I doubt this will happen. Nobody sued Blizzard back in 2005 when the WoW servers went AWOL on launch day (and subsequent days, as a matter of fact).

Dublin Solo:

RicoADF:
I wonder if anyone will turn around and sue Ubisoft (probably someone in America) for failing to provide the service they have paid for. A game that you cant play after all, is a faulty product.

I doubt this will happen. Nobody sued Blizzard back in 2005 when the WoW servers went AWOL on launch day (and subsequent days, as a matter of fact).

True, but AC2 is a SP game which you wouldnt expect that to happen to, not to mention it only takes one person to try.

RicoADF:

Dublin Solo:

RicoADF:
I wonder if anyone will turn around and sue Ubisoft (probably someone in America) for failing to provide the service they have paid for. A game that you cant play after all, is a faulty product.

I doubt this will happen. Nobody sued Blizzard back in 2005 when the WoW servers went AWOL on launch day (and subsequent days, as a matter of fact).

True, but AC2 is a SP game which you wouldnt expect that to happen to, not to mention it only takes one person to try.

Indeed. Then again, I'm pretty sure there's something in the Terms of Use somewhere about not being responsible for server failures. Knowing big corporations, I bet they have checked all the possible back doors!

Dublin Solo:

RicoADF:
I wonder if anyone will turn around and sue Ubisoft (probably someone in America) for failing to provide the service they have paid for. A game that you cant play after all, is a faulty product.

I doubt this will happen. Nobody sued Blizzard back in 2005 when the WoW servers went AWOL on launch day (and subsequent days, as a matter of fact).

See

commasplice:
Well, this is interesting.

When three Texas gamers couldn't get online to play "Call of Duty 4" or "Halo 3" on their Xbox 360s last December, they decided to sue.

In a class-action lawsuit filed January 4, gamers Keith Kay, Orlando Perez and Shannon Smith claim that they and millions of other Xbox Live users suffered damages in excess of $5 million.

Props to Farinhir over on the Ubisoft forums for providing the link.

ASnogarD:
Thats why I simply do not consider any Ubisoft published title to be a PC title, I have jumped through enough hoops regarding DRM, and will just simply allow my wallet to speak on my behalf.

Wont do much good though as the majority of PC gamers will roll over and play dead on command for thier publishing masters.

Have hope.

Enough people boycotted Spore, the PC version of Mass Effect, and the Sims 2 EPs with SecuROM that EA stopped using traditional SecuROM and activation limits. Note that the disc versions of Mass Effect 2 and The Sims 3 don't have activation limits and only have disc checks for their copy protection. (I think the download-only versions do have more than that, but I'm not sure as I never download games I can get on a disc.)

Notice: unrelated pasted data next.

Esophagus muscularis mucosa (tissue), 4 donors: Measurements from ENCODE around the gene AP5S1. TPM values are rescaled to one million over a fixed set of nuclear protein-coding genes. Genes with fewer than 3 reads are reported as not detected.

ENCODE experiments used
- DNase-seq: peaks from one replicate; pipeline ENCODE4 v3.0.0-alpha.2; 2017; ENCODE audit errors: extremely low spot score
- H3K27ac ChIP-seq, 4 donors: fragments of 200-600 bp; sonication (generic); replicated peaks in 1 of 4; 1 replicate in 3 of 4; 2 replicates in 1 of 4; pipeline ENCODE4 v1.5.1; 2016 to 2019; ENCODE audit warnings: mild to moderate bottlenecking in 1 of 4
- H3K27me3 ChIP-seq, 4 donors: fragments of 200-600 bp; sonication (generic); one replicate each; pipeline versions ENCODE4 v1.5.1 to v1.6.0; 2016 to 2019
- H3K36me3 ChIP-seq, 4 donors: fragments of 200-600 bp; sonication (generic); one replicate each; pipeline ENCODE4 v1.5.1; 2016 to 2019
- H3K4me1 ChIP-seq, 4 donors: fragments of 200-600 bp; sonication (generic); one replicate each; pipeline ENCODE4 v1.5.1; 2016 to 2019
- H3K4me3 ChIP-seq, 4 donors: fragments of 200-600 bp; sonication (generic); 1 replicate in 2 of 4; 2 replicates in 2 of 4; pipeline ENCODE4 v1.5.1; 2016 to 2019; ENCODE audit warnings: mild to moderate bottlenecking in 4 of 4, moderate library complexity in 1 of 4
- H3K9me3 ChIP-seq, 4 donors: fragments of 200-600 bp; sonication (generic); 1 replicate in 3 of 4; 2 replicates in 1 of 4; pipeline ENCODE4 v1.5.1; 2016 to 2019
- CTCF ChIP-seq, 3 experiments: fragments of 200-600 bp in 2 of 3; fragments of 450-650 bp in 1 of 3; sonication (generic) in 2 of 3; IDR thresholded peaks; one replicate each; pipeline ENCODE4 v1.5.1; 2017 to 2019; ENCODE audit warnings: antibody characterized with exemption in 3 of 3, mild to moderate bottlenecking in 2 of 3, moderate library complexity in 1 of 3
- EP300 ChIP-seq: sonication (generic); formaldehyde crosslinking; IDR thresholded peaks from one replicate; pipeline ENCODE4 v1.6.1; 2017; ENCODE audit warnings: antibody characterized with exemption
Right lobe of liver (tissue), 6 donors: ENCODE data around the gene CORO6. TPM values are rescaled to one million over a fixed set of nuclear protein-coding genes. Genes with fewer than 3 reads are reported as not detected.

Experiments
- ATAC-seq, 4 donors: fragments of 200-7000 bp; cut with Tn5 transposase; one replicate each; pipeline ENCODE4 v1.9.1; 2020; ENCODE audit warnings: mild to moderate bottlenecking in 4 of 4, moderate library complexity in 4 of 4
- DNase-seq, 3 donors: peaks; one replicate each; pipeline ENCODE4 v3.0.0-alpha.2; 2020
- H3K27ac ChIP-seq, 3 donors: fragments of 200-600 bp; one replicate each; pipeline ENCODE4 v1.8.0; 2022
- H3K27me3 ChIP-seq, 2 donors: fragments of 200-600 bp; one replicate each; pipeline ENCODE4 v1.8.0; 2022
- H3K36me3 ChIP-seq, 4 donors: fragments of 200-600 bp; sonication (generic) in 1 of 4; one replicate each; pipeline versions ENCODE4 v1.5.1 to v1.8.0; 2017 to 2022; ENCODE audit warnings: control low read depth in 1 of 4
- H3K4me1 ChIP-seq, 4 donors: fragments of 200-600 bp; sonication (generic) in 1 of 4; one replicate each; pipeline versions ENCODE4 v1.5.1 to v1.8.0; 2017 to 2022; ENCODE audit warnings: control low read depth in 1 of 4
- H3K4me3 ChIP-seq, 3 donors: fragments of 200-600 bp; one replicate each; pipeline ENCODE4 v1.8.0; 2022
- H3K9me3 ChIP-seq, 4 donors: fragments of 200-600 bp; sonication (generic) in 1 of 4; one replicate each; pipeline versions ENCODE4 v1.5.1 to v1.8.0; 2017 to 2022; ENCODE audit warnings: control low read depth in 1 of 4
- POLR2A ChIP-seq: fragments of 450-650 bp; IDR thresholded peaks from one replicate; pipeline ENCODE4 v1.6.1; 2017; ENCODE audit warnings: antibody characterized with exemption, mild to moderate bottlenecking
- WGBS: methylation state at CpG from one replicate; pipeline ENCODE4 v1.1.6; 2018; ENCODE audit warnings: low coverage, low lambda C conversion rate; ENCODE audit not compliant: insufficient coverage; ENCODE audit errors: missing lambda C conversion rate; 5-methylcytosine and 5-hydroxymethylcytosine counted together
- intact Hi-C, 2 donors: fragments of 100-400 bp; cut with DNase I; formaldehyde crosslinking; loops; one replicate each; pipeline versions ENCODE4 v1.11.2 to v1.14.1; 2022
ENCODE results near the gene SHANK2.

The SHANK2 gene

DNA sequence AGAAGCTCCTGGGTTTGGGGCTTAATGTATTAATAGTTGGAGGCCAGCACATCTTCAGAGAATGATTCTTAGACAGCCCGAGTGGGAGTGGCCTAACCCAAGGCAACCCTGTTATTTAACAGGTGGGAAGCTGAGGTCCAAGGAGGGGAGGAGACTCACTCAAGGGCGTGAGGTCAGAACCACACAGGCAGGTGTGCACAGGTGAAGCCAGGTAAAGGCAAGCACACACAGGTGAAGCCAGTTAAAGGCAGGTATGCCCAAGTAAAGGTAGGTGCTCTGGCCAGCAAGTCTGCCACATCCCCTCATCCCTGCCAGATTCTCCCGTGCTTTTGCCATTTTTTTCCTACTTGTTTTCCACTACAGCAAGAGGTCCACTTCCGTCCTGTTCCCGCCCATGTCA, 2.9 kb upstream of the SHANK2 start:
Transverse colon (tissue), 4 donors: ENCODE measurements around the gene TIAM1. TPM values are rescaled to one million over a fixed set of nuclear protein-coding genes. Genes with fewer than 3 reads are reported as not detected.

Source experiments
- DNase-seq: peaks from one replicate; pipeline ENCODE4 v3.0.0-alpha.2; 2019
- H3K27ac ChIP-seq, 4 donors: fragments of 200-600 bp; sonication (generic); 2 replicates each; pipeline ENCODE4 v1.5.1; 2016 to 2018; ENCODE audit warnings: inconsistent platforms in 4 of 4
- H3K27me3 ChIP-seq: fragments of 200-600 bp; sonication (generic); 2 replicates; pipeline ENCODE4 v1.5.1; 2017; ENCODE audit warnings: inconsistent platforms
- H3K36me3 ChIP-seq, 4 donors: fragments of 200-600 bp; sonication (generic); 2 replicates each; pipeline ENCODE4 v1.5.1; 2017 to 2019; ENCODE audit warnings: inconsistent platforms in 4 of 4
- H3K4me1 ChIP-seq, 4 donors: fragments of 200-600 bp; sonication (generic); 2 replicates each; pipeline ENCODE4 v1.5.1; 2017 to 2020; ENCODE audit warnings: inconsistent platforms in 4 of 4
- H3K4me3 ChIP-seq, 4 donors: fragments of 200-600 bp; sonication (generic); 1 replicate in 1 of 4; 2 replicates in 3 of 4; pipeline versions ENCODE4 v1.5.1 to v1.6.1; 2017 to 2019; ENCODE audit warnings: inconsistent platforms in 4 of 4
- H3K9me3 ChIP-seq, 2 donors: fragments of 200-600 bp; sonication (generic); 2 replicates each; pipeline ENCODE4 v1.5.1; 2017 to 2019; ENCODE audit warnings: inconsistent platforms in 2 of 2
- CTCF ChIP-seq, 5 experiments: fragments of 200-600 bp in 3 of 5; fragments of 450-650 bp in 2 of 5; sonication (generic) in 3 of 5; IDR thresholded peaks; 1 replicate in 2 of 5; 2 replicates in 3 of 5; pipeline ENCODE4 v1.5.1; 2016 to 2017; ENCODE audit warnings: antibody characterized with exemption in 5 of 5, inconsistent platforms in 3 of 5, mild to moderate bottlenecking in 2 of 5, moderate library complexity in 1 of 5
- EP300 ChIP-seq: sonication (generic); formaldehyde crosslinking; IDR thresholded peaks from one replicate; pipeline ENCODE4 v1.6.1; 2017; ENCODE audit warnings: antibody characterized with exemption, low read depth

And Ubisoft should have looked at what EA went through before they tried to pull not only the same BS, but worse. The fact that they're simply so head-up-rear-end about this whole thing simply astonishes me.

Yes, there will always be suckers and apologists who will provide a base profit for certain games, especially big name ones, but protest with your wallet (and reasoned opinions, but those work less than money) and the corporate moneygrubbers will notice.

See

commasplice:
Well, this is interesting.

When three Texas gamers couldn't get online to play "Call of Duty 4" or "Halo 3" on their Xbox 360s last December, they decided to sue.

In a class-action lawsuit filed January 4, gamers Keith Kay, Orlando Perez and Shannon Smith claim that they and millions of other Xbox Live users suffered damages in excess of $5 million.

Props to Farinhir over on the Ubisoft forums for providing the link.

[/quote]

Wow, I'm speechless, really. I'm pretty sure that got Microsoft's attention alright. Let's see how that goes for them.

Dublin Solo:
Wow, I'm speechless, really. I'm pretty sure that got Microsoft's attention alright. Let's see how that goes for them.

Never underestimate the audacity of a guy who knows a good lawyer.

Oh boy, it's looking like the Ubisoft forums are down now, too. Is it just me?

Edit: Seems they're back up. Huh.

Edit II: And back down. Huh.

commasplice:
Oh boy, it's looking like the Ubisoft forums are down now, too. Is it just me?

Yep, they're down. Apparently, the servers were under an attack...

http://www.videogamer.com/news/ubisoft_confirms_server_attack.html

Ubisoft has revealed that the downtime of its DRM servers over the weekend was caused by an attack, making it difficult for gamers to play both Assassin's Creed II and Silent Hunter 5 on PC.

"Apologies to anyone who couldn't play ACII or SH5 yesterday," said the publisher in a tweet. "Servers were attacked which limited service from 2:30pm to 9pm Paris time."

Given the widespread negativity of Ubisoft's latest DRM policy - requiring users to authenticate the game over the internet - it wouldn't come as a surprise if the attack was orchestrated by members of the PC gaming community in protest.

I am pretty pleased with my DRM boycott now.

*dance*